10 January 2019
During one semester, as part of the course on transitional justice in practice given by Thomas Unger and Firouzeh Mitchell, students of our MAS in Transitional Justice, Human Rights and the Rule of Law (MTJ) formulated policies to tackle one of the most challenging questions in transitional justice (TJ) work today: what is the role of TJ during conflict or early post-conflict situations?
As was highlighted by the previous UN Special Rapporteur on Transitional Justice, Pablo de Greiff, successful TJ initiatives have to tackle the issue of how to ‘increase the effectiveness of the measures when implemented in post-conflict contexts and to redress abuses and violations that frequently take place in contexts where institutions are affected by various forms of weakness’.
‘The Special Rapporteur underlined that serious thinking is needed on this issue and this is exactly what we addressed in this course, via classes and exercises that put students in very concrete situations where they have to develop their own solutions and proposals’ stresses Thomas Unger, Co-Director of the MTJ.
‘With this focus on TJ in situations of conflict we aim at developing the practical skills of our students and bridge the gap between theory and practice’ he adds.
Taking this as a starting point, students have been working for one semester in six mock NGOs groups to find some answers on what could be done to support TJ in highly complex contexts.
The six NGOs had different mandates and addressed key issues like displacement, the reintegration of child soldiers, how to strengthen victims’ networks, how to better support victims of sexual and gender-based violence, measures to change systematic discrimination against Lesbian, Gay, Bisexual, Transsexual and Intersex communities in early post-conflict stages, or the role of economic, social and cultural rights in TJ processes.
Students received valuable and hands-on input from different TJ practitioners throughout the semester.
‘We are very grateful to the TJ Institute at Ulster University, the International Criminal Court and the Center on Conflict, Development & Peacebuilding of the Graduate Institute, as well as the Dutch-based NGO Impunity Watch for their constant support to our students’ stresses Thomas Unger.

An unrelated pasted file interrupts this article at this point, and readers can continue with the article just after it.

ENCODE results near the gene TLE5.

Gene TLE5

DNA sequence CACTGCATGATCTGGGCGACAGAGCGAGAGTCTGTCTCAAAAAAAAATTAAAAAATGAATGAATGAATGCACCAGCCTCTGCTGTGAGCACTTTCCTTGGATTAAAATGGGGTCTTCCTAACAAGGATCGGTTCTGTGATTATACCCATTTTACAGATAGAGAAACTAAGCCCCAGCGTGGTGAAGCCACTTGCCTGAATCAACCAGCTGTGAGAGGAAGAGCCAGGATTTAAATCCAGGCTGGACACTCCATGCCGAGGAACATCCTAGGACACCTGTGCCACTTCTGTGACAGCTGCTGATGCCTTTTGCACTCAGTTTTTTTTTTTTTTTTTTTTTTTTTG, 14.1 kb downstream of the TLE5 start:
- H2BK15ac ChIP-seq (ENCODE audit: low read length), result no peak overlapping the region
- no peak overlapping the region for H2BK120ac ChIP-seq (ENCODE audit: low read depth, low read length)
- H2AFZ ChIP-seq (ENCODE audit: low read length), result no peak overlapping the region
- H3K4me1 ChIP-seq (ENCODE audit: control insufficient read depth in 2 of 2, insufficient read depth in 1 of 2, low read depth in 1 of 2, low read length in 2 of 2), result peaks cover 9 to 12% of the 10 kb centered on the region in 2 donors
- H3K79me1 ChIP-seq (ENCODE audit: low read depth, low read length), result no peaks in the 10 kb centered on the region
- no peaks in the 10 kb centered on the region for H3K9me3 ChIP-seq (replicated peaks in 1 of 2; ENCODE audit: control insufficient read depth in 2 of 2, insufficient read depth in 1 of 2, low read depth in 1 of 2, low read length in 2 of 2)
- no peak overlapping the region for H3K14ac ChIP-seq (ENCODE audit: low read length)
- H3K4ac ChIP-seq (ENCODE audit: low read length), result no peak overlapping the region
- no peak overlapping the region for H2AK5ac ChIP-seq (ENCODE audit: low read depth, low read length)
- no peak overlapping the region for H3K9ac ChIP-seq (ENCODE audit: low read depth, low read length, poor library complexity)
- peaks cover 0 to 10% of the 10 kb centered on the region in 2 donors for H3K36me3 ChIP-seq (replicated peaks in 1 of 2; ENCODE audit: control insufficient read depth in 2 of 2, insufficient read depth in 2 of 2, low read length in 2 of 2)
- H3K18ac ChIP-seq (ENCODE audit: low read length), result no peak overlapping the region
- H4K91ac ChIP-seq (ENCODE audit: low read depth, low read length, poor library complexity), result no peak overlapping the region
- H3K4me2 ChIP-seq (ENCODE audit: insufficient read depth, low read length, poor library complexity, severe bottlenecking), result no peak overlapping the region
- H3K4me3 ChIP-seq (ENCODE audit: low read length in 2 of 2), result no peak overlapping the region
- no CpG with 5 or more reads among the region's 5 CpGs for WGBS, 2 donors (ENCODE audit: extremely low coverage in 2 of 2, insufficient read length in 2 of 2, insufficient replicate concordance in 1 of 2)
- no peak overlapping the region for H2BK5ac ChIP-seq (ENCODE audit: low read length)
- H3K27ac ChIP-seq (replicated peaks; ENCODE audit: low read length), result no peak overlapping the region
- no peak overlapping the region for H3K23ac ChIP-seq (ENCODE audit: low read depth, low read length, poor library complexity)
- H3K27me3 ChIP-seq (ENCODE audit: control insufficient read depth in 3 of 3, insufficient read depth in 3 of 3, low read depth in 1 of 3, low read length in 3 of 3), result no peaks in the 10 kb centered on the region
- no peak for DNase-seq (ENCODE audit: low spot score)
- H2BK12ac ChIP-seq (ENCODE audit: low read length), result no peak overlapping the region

In their final policy proposals, students elaborated on topics that are of high relevance in conflict and early post-conflict setting, such as documentation, security and protection, victims’ participation, gender and reparations.
‘The level of creativity students showed during the practical exercises was breathtaking. Students were able to break down complex issues into concrete policy proposals for change on the ground’ says Thomas Unger.
In a final session, students presented their policy proposal to a task force on TJ. The task force was composed of three experts coming from different backgrounds relevant to TJ, such as civil society, government and international organizations. A recurring message that came out of the presentation by students was that even in complex situations something can be done to lay the ground for justice. A key recommendation from students was that bottom-up approaches should be preferred to highly technical top-down interventions. Students also stressed that it is essential to link justice with other activities such as psychosocial support or assistance in order to make early on a real difference for victims.
‘The product of our student’s work is highly promising and we would like to make it available to a broader audience. Please find below the links to the different policy proposals. They are work in progress but we hope that they will be a source of inspiration for others working in the field’ underlines Thomas Unger.
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